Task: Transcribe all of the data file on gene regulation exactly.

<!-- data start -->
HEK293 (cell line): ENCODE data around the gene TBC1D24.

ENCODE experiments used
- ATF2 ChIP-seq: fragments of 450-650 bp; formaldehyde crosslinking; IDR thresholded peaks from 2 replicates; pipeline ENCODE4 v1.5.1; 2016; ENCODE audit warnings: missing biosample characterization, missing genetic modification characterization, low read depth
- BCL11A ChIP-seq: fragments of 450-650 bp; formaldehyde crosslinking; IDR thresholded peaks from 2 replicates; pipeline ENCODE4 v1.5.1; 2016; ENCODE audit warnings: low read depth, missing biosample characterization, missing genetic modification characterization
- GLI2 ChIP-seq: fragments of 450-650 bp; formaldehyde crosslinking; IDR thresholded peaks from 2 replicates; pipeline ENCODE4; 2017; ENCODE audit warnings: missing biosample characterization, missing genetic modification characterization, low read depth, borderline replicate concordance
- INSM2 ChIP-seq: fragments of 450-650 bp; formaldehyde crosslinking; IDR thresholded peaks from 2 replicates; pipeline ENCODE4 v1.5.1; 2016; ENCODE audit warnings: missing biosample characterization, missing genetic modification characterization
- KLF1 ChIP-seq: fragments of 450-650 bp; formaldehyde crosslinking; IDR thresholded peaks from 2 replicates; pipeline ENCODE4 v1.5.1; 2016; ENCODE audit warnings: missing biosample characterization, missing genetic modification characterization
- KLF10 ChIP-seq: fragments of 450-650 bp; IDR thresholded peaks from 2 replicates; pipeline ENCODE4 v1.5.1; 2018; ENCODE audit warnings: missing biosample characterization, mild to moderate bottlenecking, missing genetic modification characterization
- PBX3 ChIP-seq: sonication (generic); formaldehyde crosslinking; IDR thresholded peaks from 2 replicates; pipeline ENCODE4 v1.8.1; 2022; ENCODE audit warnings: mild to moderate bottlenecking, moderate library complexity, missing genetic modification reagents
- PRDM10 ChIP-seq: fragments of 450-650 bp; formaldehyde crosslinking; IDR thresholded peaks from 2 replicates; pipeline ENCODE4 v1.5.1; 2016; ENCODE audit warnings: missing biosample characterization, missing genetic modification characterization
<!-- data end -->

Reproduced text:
HEK293 (cell line): ENCODE data around the gene TBC1D24.

ENCODE experiments used
- ATF2 ChIP-seq: fragments of 450-650 bp; formaldehyde crosslinking; IDR thresholded peaks from 2 replicates; pipeline ENCODE4 v1.5.1; 2016; ENCODE audit warnings: missing biosample characterization, missing genetic modification characterization, low read depth
- BCL11A ChIP-seq: fragments of 450-650 bp; formaldehyde crosslinking; IDR thresholded peaks from 2 replicates; pipeline ENCODE4 v1.5.1; 2016; ENCODE audit warnings: low read depth, missing biosample characterization, missing genetic modification characterization
- GLI2 ChIP-seq: fragments of 450-650 bp; formaldehyde crosslinking; IDR thresholded peaks from 2 replicates; pipeline ENCODE4; 2017; ENCODE audit warnings: missing biosample characterization, missing genetic modification characterization, low read depth, borderline replicate concordance
- INSM2 ChIP-seq: fragments of 450-650 bp; formaldehyde crosslinking; IDR thresholded peaks from 2 replicates; pipeline ENCODE4 v1.5.1; 2016; ENCODE audit warnings: missing biosample characterization, missing genetic modification characterization
- KLF1 ChIP-seq: fragments of 450-650 bp; formaldehyde crosslinking; IDR thresholded peaks from 2 replicates; pipeline ENCODE4 v1.5.1; 2016; ENCODE audit warnings: missing biosample characterization, missing genetic modification characterization
- KLF10 ChIP-seq: fragments of 450-650 bp; IDR thresholded peaks from 2 replicates; pipeline ENCODE4 v1.5.1; 2018; ENCODE audit warnings: missing biosample characterization, mild to moderate bottlenecking, missing genetic modification characterization
- PBX3 ChIP-seq: sonication (generic); formaldehyde crosslinking; IDR thresholded peaks from 2 replicates; pipeline ENCODE4 v1.8.1; 2022; ENCODE audit warnings: mild to moderate bottlenecking, moderate library complexity, missing genetic modification reagents
- PRDM10 ChIP-seq: fragments of 450-650 bp; formaldehyde crosslinking; IDR thresholded peaks from 2 replicates; pipeline ENCODE4 v1.5.1; 2016; ENCODE audit warnings: missing biosample characterization, missing genetic modification characterization